You may have heard recently about how an obscure graduate student from UMass debunked a very influential paper from very influential professors at very influential Harvard recently. Indeed, it was a takedown.
Empirical economists Carmen Reinhart and Kenneth Rogoff’s oft-cited paper “showed” that governments reaching or exceeding a debt-to-GDP figure of 90% experience comparatively much lower growth. Turns out the whole thing was riddled with errors. I happen to agree that bad things are coming to countries that over-leverage themselves, but there is simply no way that a study like this was going to be correct, from its very inception.
Put aside for the moment the fact that the word austerity seems to have no useful meaning outside of rigid ideological parameters, meaning those who care more about politics than reality (read: 99% of economists) are talking at cross purposes. The real problem here is methodological. There is simply no way a spreadsheet of math problems based on aggregations of trillions of data points can tell you anything useful about whether a very general fiscal policy, with no set definition anyway, will have particular effects. It is all fantasy.
The most important point, though, is that we learn the right lesson from this. On the one hand, fancy math does not have the ability to tell us whether austerity, as a general matter, is correct. Anyone who thinks so is probably an idiot.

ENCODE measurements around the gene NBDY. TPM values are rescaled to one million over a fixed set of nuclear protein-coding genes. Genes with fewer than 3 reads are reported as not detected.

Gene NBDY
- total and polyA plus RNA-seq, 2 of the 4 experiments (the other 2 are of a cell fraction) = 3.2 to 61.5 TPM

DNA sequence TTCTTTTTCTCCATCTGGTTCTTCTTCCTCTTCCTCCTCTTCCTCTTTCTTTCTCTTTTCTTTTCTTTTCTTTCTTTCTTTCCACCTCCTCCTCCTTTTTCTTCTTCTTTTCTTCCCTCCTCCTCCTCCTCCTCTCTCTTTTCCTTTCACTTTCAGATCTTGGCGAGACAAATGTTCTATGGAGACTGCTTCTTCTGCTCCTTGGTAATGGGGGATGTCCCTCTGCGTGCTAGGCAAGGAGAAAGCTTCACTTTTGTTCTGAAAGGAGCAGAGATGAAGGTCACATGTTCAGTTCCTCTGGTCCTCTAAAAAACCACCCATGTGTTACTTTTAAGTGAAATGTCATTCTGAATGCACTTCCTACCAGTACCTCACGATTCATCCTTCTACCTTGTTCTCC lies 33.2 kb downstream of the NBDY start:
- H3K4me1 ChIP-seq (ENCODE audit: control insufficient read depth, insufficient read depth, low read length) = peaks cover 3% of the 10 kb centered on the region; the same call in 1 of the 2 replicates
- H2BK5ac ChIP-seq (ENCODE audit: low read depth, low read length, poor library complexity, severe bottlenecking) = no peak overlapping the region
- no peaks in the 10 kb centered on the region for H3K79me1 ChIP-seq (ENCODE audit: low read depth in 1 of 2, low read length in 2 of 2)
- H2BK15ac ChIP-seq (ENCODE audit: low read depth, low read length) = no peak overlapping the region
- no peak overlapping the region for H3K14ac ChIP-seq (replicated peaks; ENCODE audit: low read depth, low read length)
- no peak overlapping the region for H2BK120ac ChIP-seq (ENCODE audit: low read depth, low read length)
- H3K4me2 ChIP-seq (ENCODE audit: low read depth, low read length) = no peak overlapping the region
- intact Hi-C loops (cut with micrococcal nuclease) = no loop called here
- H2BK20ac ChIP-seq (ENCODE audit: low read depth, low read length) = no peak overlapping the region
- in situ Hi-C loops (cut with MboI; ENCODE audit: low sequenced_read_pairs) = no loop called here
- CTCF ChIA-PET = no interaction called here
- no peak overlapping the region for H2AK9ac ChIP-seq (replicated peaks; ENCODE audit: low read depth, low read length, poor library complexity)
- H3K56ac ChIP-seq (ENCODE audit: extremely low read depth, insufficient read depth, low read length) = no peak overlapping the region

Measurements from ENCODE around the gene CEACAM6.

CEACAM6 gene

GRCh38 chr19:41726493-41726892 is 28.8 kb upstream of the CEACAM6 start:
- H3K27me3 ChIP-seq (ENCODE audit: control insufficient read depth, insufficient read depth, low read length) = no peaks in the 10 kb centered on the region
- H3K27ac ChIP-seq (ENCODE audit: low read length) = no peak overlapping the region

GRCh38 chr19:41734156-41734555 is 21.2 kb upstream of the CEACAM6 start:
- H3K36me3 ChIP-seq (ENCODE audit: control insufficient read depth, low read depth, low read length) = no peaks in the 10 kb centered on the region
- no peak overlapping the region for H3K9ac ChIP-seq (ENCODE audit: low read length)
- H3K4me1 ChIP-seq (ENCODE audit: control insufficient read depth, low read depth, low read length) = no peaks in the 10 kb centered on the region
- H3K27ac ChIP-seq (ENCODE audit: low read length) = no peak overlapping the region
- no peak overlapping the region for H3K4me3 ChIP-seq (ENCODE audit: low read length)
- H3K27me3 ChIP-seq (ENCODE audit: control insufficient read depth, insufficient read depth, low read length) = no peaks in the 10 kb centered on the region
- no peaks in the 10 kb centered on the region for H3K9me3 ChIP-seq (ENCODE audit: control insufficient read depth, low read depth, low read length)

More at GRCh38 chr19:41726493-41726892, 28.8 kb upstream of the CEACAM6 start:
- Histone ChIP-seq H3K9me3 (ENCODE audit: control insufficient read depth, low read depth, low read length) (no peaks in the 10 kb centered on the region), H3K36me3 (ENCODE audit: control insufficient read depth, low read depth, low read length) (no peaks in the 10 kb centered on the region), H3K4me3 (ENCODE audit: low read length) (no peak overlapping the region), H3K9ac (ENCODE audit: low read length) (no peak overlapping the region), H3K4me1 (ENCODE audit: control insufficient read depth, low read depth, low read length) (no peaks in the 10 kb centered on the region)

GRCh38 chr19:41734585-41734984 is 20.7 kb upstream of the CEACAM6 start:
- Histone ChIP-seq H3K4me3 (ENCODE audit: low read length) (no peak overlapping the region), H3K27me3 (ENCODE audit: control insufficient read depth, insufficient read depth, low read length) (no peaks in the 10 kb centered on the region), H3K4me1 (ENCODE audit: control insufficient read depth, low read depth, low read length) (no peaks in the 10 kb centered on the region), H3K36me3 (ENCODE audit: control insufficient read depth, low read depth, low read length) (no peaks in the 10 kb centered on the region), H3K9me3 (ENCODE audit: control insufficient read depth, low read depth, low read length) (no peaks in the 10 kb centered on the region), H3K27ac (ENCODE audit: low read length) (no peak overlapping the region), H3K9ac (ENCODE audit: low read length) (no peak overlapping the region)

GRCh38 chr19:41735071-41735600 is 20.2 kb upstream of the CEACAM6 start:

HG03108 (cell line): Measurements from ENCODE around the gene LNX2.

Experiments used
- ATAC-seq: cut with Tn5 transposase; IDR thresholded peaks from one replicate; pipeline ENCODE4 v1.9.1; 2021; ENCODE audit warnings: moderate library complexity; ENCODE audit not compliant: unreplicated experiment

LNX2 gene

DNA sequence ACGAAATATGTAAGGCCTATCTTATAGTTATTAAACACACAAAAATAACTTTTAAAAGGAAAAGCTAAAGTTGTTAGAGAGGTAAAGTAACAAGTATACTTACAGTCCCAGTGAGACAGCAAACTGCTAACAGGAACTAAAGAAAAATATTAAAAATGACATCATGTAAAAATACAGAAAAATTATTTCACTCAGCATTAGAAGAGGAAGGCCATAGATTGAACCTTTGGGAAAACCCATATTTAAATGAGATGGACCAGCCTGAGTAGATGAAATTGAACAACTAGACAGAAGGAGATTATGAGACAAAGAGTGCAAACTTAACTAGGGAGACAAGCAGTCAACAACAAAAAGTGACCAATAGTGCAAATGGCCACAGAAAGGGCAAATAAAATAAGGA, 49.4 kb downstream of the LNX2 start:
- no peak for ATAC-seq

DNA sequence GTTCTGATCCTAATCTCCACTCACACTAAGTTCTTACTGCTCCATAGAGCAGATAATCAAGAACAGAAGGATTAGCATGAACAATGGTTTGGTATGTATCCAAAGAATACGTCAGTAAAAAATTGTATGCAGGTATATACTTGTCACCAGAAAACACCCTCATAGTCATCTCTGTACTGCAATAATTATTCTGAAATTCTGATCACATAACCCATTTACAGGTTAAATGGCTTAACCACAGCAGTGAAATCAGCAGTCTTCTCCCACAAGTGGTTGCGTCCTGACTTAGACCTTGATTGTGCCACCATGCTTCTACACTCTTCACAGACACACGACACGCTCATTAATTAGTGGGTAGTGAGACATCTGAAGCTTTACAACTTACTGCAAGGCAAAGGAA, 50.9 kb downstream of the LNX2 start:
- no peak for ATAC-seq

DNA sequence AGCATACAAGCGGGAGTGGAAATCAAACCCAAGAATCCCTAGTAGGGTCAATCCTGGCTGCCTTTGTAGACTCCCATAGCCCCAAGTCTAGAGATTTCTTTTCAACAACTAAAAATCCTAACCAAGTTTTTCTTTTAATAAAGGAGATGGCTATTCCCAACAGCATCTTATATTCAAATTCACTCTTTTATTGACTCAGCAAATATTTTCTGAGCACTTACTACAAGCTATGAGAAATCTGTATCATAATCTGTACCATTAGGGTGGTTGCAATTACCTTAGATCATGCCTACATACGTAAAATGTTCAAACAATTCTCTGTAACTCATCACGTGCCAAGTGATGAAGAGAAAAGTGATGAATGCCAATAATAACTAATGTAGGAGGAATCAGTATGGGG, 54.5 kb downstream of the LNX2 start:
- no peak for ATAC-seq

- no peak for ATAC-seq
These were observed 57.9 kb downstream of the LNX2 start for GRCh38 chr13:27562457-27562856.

On the other hand, anyone who thinks that errors in fancy math prove the opposite position, is an even bigger idiot.
This is because they make a compounding error – on top of assuming that the methodology could give us useful evidence if it didn’t have its errors, they also assume that the absence of this evidence is evidence of their opposing position. This is a logical fallacy: absence of evidence for position A will never be evidence for position B. (If you’re interested in seeing a prime example of such massive idiocy, feel free to click on this link. I warn you, it isn’t for those with fragile stomachs.)
Ultimately, it is critical not to get caught up in the economic flame war without evaluating first principles. Neither side is right. And neither side seems to know why. In the meantime, I suppose we could just stand back and enjoy the show.